So you look at a scope and it says "3-24x" and you think you are getting a variable power scope. What you are getting is a 3x scope that has DIGITAL MAGNIFICATION. Your steps are usually in a doubling of power. So you have 3x optical magnification, 6x digital, 12x digtal, and 24x digital. The problem here is that with each level of magnification, your resolution is quartered. So at 3x, you are using the full 640x480 sensor, for example. At 6x, you are @ 320x240. At 12x, you are down to 160x120 and the image is starting to pixelate (get blocky-looking). At 24x, you are down to 60x80. The image is very blocky, but still may be useful for some applications.

Here is a vid I did that will demonstrate some of the magnification issue. I am using an Armasight Zeus 3x (native magnification) 640x512 resolution, 17 µm, 75mm lens, 30 hz scope. The microbolometer is actually a FLIR Tau 2. Skip ahead to about the 2:10 mark and you will see me zooming in on a hog before a shot. The hog is at 170 yards. Initially, I am not zoomed. When you see the "2x" at the bottom of the screen, I am zoomed to a digital 6x. When you see "4x" at the bottom of the screen, I am zoomed to a digital 12x. As you can see, the picture gets bigger, but the detail starts to drop out. The more digital zoom, the less pixels in play, and so the less resolution, but as you can see, the zoom was still quite helpful.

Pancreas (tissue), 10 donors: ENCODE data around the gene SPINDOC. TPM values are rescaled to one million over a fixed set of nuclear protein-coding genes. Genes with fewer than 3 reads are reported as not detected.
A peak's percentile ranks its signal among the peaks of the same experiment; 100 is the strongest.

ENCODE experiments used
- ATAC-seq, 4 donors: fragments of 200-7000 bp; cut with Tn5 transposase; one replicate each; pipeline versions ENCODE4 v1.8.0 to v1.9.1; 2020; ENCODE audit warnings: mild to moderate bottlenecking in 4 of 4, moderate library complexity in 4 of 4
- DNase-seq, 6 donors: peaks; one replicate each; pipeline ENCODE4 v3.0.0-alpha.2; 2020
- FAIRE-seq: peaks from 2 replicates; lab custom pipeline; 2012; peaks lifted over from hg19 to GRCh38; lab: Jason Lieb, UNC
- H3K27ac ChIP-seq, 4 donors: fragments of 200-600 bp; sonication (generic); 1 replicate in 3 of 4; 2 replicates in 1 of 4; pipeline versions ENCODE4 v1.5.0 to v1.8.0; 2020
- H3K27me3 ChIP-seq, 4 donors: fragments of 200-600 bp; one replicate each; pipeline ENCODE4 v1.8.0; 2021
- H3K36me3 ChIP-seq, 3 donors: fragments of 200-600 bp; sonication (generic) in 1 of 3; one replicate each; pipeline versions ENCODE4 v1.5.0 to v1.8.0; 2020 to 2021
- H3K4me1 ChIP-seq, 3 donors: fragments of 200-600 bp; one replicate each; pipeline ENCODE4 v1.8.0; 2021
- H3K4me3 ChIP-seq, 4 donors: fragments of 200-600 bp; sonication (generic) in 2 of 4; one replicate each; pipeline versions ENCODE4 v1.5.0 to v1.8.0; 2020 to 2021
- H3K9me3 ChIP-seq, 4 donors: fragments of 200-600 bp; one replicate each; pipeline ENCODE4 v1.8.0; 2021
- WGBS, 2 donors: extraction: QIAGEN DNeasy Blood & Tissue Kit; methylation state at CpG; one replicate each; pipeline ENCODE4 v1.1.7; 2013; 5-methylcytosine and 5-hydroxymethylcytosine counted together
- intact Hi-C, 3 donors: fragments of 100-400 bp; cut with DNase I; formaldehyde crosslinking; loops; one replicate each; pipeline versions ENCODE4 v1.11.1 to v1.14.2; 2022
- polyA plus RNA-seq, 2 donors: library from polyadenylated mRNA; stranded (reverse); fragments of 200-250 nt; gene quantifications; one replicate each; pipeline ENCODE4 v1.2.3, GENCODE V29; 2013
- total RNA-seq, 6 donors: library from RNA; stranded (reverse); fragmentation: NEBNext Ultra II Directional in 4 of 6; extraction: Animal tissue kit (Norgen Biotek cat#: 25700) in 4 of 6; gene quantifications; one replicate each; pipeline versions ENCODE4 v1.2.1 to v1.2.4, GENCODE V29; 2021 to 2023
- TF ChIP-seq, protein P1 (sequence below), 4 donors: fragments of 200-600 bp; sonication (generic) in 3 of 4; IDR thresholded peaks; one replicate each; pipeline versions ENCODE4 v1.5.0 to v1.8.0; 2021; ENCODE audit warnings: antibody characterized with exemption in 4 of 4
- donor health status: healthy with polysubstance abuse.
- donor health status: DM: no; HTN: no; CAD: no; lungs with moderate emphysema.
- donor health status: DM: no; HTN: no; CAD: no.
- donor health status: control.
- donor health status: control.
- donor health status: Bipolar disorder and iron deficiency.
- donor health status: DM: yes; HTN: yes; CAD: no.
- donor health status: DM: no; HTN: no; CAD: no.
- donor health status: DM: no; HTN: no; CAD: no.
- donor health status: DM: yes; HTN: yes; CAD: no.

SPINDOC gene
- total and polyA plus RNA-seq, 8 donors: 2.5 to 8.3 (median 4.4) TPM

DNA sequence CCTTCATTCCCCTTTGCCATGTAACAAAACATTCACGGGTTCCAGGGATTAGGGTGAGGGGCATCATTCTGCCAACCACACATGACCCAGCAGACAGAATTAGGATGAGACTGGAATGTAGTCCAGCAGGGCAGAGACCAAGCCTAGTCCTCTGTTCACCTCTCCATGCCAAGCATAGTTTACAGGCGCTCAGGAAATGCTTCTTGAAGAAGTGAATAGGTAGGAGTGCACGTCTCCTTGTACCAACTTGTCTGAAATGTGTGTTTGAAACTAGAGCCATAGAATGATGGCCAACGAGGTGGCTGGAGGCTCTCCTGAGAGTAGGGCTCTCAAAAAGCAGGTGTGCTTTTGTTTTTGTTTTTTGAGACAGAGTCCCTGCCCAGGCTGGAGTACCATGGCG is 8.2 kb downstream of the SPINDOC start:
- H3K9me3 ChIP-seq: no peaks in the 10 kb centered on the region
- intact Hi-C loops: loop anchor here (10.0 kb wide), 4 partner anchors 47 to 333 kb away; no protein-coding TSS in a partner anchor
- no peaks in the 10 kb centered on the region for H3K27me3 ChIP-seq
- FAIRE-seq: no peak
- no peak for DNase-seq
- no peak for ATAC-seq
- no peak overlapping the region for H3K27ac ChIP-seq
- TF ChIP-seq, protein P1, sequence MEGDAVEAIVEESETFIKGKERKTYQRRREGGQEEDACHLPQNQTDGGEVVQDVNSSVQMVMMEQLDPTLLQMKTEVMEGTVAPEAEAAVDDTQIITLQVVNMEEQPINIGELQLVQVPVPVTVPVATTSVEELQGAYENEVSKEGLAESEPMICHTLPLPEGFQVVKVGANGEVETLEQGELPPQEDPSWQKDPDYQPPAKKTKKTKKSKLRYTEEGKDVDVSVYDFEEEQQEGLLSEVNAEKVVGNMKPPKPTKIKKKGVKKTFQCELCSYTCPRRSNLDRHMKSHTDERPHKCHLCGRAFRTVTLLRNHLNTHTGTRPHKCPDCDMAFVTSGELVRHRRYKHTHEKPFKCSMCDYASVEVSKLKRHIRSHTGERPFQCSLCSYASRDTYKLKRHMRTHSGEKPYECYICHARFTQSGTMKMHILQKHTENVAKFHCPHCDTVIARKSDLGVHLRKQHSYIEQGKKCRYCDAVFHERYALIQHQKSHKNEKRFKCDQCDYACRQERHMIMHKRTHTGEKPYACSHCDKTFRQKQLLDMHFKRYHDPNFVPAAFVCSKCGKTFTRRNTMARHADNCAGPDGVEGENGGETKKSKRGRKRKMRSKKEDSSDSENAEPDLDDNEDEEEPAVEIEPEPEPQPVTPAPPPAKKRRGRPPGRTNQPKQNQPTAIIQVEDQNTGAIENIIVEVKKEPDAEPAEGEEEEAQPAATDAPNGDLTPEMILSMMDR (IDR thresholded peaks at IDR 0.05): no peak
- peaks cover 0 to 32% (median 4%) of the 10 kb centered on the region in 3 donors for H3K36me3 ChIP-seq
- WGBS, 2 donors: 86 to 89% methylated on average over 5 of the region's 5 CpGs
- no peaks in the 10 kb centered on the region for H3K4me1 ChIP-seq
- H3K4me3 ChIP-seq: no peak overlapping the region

https://youtu.be/NXhnA_RY9Jg

FOCUS:
Some scopes have objective focus and others do not, meaning they have fixed focus or electronic automatic focus of some sort. Some of the fixed focus scopes are suboptimal in their clarity, but require no adjustment while still being quite functional from fairly close range (5yards/meter) to infinity. I prefer an objective focus as usually the focus. The IR Hunter MKII seems to do it all without objective focus by the user and still maintaining a very good image.

Recording:
If you want to record through the scope, that is a whole other set of issues, I will be glad to PM with you about them. You can do it with all the brands, it seems. Each brand has different considerations to make that happen, however.

------------------

For the OP, why have you decided on a FLIR? What are your hunting parameters? What game are you planning on hunting? Are you hunting ag fields, pasture, parkland, or forest? What part of the country are you hunting in? Do you plan on recording your hunts? Do you hunt all night or just a few hours? What caliber do you plan to hunt with?